The Crestwood Board of Aldermen will reconsider a resolution to select a developer for Crestwood Court’s redevelopment after approving a motion made by Ward 4 Alderman Dan Tennessen.
Centrum Properties, the owner of Crestwood Court with Angelo, Gordon & Co., submitted the only development proposal, and was rejected as the developer with a 5-3 vote Oct. 9.
Tennessen, one of the aldermen who voted against selecting Centrum, made the motion last week to reconsider the resolution. Ward 1 Alderman Mimi Duncan seconded the motion, which was approved 6-2. Ward 3 Aldermen Jerry Miguel and Paul Duchild were opposed.
City Attorney Rob Golterman said the resolution, or an amended resolution, could could be considered in three weeks at the board’s Nov. 13 meeting or postponed to a later date if the board is not prepared to reconsider at that time.
Tennessen told the board he also would like to have a work session with Centrum officials to discuss the redevelopment proposal.
Duncan said she envisions the work session involving the “interested parties” and sharing information.
“I would like to see (Lindbergh Schools’) information and be able to share that because they are a major stakeholder,” Duncan said.
Jim Mello of Armstrong and Teasdale, an attorney for Centrum, attended the Oct. 23 meeting and told the board a motion to reconsider the proposal would keep the request for proposals, or RFP, process alive and provide an opportunity for work sessions where the board could discuss if it wants to amend the resolution.
“I think the misconception that I’m hearing from board members is that there was an offer, like we were putting in an offer on a car …,” Mello said. “It was our proposal, which we fully expected to negotiate, discuss, explain, answer questions, explain why certain costs are in and certain costs are not in and then have that changed around and reflected in a proposal that hopefully the city would accept.”
Centrum’s $102 million redevelopment seeks roughly $26.6 million in economic assistance, including tax-increment financing, or TIF, and a transportation development district and community improvement district, each with a 1-percent sales tax.
Preliminary plans presented to the board in June indicate the mall, tentatively called the District at Crestwood, will include a cinema, an upscale bowling concept and restaurants.
Centrum, according to Mello, is not submitting documents “where (the parties involved) sign a contract saying, ‘Take it or leave it.'” A motion to reconsider the Oct. 7 vote, Mello said, would preserve what Centrum has done regarding the RFP process and having the town-hall meeting in October. He also said TIF process is its own review process with a six-month window.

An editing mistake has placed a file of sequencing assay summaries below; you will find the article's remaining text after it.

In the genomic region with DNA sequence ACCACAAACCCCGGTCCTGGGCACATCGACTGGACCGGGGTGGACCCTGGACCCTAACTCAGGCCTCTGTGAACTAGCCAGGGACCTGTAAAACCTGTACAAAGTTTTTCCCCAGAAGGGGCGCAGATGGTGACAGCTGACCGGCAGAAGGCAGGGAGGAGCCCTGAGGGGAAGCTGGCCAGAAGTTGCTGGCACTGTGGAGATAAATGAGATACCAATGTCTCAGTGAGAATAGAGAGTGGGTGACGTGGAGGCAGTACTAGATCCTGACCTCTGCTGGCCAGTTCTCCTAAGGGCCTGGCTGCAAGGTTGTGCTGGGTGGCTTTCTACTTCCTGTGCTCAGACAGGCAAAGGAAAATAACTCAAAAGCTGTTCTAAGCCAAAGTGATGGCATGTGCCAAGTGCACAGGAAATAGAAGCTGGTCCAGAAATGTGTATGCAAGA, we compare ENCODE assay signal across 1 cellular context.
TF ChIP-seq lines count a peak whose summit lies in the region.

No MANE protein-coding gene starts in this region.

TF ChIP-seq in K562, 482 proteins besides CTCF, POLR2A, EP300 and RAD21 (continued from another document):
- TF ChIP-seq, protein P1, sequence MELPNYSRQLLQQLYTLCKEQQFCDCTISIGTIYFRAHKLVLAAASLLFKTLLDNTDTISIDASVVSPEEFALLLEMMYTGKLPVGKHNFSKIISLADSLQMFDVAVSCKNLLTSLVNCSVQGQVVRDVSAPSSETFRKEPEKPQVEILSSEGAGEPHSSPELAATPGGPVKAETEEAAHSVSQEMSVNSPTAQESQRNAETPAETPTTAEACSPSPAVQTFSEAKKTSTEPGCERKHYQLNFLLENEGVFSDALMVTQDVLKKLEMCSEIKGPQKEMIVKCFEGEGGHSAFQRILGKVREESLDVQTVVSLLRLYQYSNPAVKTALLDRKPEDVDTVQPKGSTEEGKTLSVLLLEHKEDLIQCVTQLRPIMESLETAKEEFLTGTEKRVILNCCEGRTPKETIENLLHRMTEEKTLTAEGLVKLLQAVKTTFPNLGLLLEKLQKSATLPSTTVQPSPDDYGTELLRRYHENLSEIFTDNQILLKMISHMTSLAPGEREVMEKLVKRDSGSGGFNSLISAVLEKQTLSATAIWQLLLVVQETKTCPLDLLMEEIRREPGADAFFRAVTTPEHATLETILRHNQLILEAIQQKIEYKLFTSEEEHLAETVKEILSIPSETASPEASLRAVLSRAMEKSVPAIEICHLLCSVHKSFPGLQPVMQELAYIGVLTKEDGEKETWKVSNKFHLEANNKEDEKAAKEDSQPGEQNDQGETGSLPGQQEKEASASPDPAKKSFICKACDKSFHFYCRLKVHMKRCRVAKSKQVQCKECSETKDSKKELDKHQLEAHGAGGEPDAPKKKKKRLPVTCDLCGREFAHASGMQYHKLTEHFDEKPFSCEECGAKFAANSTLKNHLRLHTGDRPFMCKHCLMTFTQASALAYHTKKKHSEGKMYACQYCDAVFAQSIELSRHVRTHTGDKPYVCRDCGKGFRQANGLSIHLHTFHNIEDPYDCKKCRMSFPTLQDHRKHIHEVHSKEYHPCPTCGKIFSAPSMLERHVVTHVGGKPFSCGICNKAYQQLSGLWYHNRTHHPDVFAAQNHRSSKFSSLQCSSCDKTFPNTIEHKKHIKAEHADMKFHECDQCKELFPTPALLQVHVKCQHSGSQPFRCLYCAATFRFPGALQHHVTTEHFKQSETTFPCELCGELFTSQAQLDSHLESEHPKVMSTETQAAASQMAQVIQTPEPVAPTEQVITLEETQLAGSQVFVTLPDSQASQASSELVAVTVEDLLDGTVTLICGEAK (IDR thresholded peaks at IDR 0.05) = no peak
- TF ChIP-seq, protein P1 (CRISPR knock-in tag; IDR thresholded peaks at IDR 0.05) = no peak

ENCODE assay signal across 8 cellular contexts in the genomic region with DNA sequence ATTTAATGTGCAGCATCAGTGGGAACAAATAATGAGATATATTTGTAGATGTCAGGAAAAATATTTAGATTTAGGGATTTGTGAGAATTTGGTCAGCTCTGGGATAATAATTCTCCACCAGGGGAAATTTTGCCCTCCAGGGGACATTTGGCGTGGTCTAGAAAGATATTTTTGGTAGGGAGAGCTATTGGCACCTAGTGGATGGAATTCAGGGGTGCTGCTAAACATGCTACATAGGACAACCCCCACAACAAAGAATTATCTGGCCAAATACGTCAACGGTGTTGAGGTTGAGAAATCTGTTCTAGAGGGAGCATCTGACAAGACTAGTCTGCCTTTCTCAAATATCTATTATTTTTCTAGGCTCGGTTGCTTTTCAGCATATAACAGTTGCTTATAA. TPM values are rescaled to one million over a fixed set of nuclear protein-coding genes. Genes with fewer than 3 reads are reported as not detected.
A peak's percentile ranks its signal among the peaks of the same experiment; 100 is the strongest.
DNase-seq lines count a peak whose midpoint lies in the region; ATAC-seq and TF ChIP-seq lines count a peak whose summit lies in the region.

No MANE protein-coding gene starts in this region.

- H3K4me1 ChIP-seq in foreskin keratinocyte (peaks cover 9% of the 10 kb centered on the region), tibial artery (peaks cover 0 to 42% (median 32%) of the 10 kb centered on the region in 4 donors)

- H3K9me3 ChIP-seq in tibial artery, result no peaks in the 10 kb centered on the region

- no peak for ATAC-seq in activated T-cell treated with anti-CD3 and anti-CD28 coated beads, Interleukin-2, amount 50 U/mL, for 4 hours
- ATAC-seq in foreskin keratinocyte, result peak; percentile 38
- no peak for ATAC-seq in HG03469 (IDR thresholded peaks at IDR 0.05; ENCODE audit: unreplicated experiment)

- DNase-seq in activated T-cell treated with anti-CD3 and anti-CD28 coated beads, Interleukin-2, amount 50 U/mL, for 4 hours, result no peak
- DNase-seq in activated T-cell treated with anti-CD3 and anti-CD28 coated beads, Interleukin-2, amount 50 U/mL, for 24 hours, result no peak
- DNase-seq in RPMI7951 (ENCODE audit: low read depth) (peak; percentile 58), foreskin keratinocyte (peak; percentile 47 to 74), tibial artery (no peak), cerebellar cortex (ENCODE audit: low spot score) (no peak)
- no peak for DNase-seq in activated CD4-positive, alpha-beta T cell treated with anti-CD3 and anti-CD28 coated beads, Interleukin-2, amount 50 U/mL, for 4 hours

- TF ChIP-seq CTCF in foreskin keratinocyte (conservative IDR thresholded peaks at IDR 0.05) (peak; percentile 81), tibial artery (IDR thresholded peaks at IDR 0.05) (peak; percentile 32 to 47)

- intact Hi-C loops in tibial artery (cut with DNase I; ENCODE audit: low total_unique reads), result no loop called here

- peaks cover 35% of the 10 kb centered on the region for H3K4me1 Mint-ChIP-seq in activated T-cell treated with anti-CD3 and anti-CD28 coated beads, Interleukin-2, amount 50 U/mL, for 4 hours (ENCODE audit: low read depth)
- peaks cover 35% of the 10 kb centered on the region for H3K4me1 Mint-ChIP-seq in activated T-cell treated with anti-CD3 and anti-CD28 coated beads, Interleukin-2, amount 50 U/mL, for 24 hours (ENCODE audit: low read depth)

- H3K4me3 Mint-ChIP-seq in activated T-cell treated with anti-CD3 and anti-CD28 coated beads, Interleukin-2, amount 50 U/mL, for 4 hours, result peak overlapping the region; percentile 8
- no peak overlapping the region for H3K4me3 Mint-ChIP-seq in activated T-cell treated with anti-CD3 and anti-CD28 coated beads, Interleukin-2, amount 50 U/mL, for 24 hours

“It’s not like (we’re) trying to bum rush the process,” Mello said, “but trying to recognize, I think we could explore this a little more with your consultants and us in a work session where we can try to walk through the TIF process in a little bit more detail …”
Ward 4 Alderman John Foote said part of the resolution states if board member concerns are not resolved, “the city has the right to walk.”
“This is not a commitment to Centrum,” Foote said. “This is merely an agreement to review the proposal and at no point are we giving Centrum a blank check.”
Former Ward 3 Alderman Gregg Roby told the board he believes the developer should have been considered on a “conditional situation” Oct. 7, and the board should reconsider Centrum as a developer and “move forward” with negotiations.
Former Ward 4 Alderman Deborah Beezley told the board listening to applause during discussions of “the positive regeneration of the Crestwood mall effort” at the town-hall meeting indicated the community wants the mall.
“We can continue to be pennywise and pound foolish and not do what we need to do as a community, or we can do something really great and bring this community back,” Beezley said.
Mayor Jeff Schlink told the board though there was applause at the town-hall meeting, he did not reach the conclusion the applause was for all aspects of the mall redevelopment that were discussed, which included public financing.
“I do agree, and I think most people agree that something needs to be done with the mall property,” Schlink said.
Schlink also told the board he believes there is “a lot of confusion and a lot of emotion wrapped up in the development.”
“I expect that there’ll be additional conversations on the topic,” he said. “There already have been additional conversations on the topic, and we look forward to working with the developers and seeing what sort of compromise can be met.”